Oxfordian Show and Tell?
How to use Declaration of Reasonable Doubt in Oberon activities?  Did nothing w/ it at LLL

Next regular meeting: Jan  20, 2010 (6:45 p.m. Farmington Hills Community Library)
Schedule through June 2010:Feb 17, Mar 17, Apr 21, May 19, June 16

Friday, November 13, 2009

Ensemble Chaconne -- songs from Shakespeare's plays

Ensemble Chaconne - "Measure for Measure: Songs from Shakespeare's Plays"
Friday, November 13 • 7:30 p.m. • Concordia University, Chapel of the Holy Trinity
Tickets: $15 - ($10 for students/seniors)

Ensemble Chaconne (Peter H. Bloom, Renaissance flute; Carol Lewis, viola da gamba; Olav Chris Henriksen, Renaissance lute) and mezzo-soprano Pamela Dellal transport the audience to Shakespeare’s time with Measure for Measure: The Music of Shakespeare’s Plays, hailed by The Portland Press Herald as “the perfect Elizabethan evening.” Now in its 24th season, Ensemble Chaconne has been praised for “vitality and character…style and verve” (MusicWeb International). Mezzo-soprano Pamela Dellal has been touted for her “lushly fluid” singing (The Washington Post) and her “gleaming vocal colors” (The Boston Globe).

Concordia University
4090 Geddes Road
Ann Arbor, MI  48105
(just west of US-23 in Ann Arbor off exit 39)

Tuesday, November 10, 2009

Summerset Collection quotes Oberon chair

Dear Oberon,

You might by now have received in the mail or otherwise the latest edition of Somerset Mall's thick and glossy advertising magazine called Somerset Collection. On page 56, you will find a short article titled "The Bard is Back: In a society where old often becomes new again, a renewed fervor for Shakespeare" about Shakespeare's huge current popularity with a quote by yours truly as to why.  Reporter Taryn Bickley said:
The play’s the thing,” quote Hamlet in the eponymous tragedy by William Shakespeare. The Bard’s words still ring true. There’s a burgeoning trend among the younger set toward highbrow theater (think Academy Award nominee Abnne Hathaway doing viola from Twelfth Night in New York City’s Shakespear in the Park this year).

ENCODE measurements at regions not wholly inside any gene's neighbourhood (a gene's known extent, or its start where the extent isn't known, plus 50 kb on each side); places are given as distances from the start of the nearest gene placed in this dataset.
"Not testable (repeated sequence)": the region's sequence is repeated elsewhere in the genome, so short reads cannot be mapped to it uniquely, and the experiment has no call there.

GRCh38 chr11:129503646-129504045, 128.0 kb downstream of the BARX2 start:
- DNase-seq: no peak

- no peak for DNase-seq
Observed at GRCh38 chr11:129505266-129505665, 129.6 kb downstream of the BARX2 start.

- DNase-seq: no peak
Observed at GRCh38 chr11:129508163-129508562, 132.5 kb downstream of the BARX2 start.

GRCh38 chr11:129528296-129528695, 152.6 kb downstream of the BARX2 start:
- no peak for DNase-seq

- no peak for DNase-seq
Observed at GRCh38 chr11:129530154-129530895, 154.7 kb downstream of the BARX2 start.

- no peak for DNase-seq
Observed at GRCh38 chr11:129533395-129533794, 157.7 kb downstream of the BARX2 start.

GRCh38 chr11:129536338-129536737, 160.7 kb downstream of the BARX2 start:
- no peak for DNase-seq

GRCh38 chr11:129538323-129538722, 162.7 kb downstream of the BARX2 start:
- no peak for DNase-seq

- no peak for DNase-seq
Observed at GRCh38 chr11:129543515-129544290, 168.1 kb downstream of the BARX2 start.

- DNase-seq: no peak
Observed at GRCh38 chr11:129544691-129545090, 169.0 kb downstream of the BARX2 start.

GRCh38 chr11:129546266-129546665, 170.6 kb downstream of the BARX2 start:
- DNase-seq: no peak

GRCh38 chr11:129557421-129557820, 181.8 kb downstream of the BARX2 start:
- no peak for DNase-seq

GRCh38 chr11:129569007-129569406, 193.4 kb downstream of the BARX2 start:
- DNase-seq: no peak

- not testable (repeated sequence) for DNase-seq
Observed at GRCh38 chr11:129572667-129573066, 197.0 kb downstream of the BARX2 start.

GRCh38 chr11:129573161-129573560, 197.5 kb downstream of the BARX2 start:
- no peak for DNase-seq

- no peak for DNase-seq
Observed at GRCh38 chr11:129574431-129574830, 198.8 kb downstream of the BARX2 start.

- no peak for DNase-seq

Thomas Hunter, chairperson of Oberon, a Shakespearean discussion and research group in Orchard Lake isn’t surprised. “His universality and eternal themes – identity, love, ambition, and evil. His passion for understanding who we are, where we’ve been, and where we are going. Who could resist all of these?”
Ms. Bickley judiciously omitted the reams of replies I gave her to other questions, but she did mention Oberon, although she erroneously put us in Orchard Lake (instead of Farmington Hills). Notice also that she did leave the theme of identity in the quote probably having no idea of the can of worms we can make of it.

Your chairperson,
Tom Hunter

Wednesday, November 4, 2009

Hunter invites members to Nov. 18 meeting

Dear Oberon,

This has truly been a busy month for Shakespeare studies. There is a lot of catching up to do, which we will be doing at our next meeting at the Farmington Library Wednesday evening Nov. 18.

In the mean time, we wish safe travels to our Oberon delegation to the annual conference to be held in Houston this year this coming weekend. We are looking forward to hearing reports from Richard, Linda, Ron and Tom at the Nov. 18 meeting.

Also, we will be rounding out our Sonnets celebration from last meeting.

And doing a lot of catching up, including our take on the UMS Globe Theater Love's Labour's Lost and an exciting development with the Michigan Shakespeare Festival.

See you on the 18th!

Tom Hunter
Oberon Chair

Sunday, November 1, 2009

Alexandra Clement-Jones plays Richard II

Rude Mechanicals troupe takes a bow after Oct. 24, 2009 performance of Richard II.

The University of Michigan's student acting troupe, The Rude Mechanicals, presented Shakespeare's Richard II in October at the Duderstadt Center Video Gallery. I arrived to a chaotic scene with ticket sellers turning away disappointed students. I asked if they would seat non-ticket-holders for no-shows before curtain-time, but was told it was hopeless. The mother of student director Jim Manganello presented me with a ticket and I donated money for cookies for the cast in Oberon's name. I am so glad I didn't miss this magnificent production.